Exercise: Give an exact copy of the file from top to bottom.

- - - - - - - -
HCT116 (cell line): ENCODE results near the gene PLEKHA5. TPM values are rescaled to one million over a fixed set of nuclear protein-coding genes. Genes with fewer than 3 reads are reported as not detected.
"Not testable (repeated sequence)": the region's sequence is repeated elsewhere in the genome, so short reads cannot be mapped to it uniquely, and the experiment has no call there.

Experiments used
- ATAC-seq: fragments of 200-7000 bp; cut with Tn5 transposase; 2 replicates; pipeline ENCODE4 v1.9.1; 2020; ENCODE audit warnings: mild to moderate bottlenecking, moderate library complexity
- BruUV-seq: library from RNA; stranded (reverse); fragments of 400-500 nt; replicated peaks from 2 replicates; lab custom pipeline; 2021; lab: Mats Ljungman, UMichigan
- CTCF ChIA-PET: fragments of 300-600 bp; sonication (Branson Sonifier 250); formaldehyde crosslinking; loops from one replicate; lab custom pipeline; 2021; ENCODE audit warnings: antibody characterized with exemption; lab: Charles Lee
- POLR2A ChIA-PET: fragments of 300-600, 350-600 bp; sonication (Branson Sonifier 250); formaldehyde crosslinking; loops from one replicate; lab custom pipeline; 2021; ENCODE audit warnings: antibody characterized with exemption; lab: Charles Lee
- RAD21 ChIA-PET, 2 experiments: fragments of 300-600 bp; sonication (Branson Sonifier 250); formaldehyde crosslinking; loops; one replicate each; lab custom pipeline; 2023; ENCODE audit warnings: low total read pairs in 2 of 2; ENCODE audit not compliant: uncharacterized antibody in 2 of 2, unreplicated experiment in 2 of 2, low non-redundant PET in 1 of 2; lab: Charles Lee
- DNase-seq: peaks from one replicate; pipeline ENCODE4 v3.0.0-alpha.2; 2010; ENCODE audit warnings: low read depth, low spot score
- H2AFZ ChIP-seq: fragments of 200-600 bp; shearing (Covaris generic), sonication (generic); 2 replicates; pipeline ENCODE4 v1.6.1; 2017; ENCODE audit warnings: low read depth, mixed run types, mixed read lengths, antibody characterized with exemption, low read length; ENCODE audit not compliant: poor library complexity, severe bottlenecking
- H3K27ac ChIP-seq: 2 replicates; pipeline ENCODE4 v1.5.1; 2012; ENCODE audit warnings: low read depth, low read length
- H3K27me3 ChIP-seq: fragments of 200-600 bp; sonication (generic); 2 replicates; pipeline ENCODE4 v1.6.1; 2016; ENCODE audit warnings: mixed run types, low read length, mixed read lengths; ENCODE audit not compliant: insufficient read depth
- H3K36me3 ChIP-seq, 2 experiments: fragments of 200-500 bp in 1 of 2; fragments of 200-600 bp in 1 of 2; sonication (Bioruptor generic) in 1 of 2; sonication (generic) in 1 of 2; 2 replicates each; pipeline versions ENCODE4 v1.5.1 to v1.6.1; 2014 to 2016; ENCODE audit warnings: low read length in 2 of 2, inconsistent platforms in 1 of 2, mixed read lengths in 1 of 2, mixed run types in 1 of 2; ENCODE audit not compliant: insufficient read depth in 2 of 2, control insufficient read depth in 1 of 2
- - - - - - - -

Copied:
HCT116 (cell line): ENCODE results near the gene PLEKHA5. TPM values are rescaled to one million over a fixed set of nuclear protein-coding genes. Genes with fewer than 3 reads are reported as not detected.
"Not testable (repeated sequence)": the region's sequence is repeated elsewhere in the genome, so short reads cannot be mapped to it uniquely, and the experiment has no call there.

Experiments used
- ATAC-seq: fragments of 200-7000 bp; cut with Tn5 transposase; 2 replicates; pipeline ENCODE4 v1.9.1; 2020; ENCODE audit warnings: mild to moderate bottlenecking, moderate library complexity
- BruUV-seq: library from RNA; stranded (reverse); fragments of 400-500 nt; replicated peaks from 2 replicates; lab custom pipeline; 2021; lab: Mats Ljungman, UMichigan
- CTCF ChIA-PET: fragments of 300-600 bp; sonication (Branson Sonifier 250); formaldehyde crosslinking; loops from one replicate; lab custom pipeline; 2021; ENCODE audit warnings: antibody characterized with exemption; lab: Charles Lee
- POLR2A ChIA-PET: fragments of 300-600, 350-600 bp; sonication (Branson Sonifier 250); formaldehyde crosslinking; loops from one replicate; lab custom pipeline; 2021; ENCODE audit warnings: antibody characterized with exemption; lab: Charles Lee
- RAD21 ChIA-PET, 2 experiments: fragments of 300-600 bp; sonication (Branson Sonifier 250); formaldehyde crosslinking; loops; one replicate each; lab custom pipeline; 2023; ENCODE audit warnings: low total read pairs in 2 of 2; ENCODE audit not compliant: uncharacterized antibody in 2 of 2, unreplicated experiment in 2 of 2, low non-redundant PET in 1 of 2; lab: Charles Lee
- DNase-seq: peaks from one replicate; pipeline ENCODE4 v3.0.0-alpha.2; 2010; ENCODE audit warnings: low read depth, low spot score
- H2AFZ ChIP-seq: fragments of 200-600 bp; shearing (Covaris generic), sonication (generic); 2 replicates; pipeline ENCODE4 v1.6.1; 2017; ENCODE audit warnings: low read depth, mixed run types, mixed read lengths, antibody characterized with exemption, low read length; ENCODE audit not compliant: poor library complexity, severe bottlenecking
- H3K27ac ChIP-seq: 2 replicates; pipeline ENCODE4 v1.5.1; 2012; ENCODE audit warnings: low read depth, low read length
- H3K27me3 ChIP-seq: fragments of 200-600 bp; sonication (generic); 2 replicates; pipeline ENCODE4 v1.6.1; 2016; ENCODE audit warnings: mixed run types, low read length, mixed read lengths; ENCODE audit not compliant: insufficient read depth
- H3K36me3 ChIP-seq, 2 experiments: fragments of 200-500 bp in 1 of 2; fragments of 200-600 bp in 1 of 2; sonication (Bioruptor generic) in 1 of 2; sonication (generic) in 1 of 2; 2 replicates each; pipeline versions ENCODE4 v1.5.1 to v1.6.1; 2014 to 2016; ENCODE audit warnings: low read length in 2 of 2, inconsistent platforms in 1 of 2, mixed read lengths in 1 of 2, mixed run types in 1 of 2; ENCODE audit not compliant: insufficient read depth in 2 of 2, control insufficient read depth in 1 of 2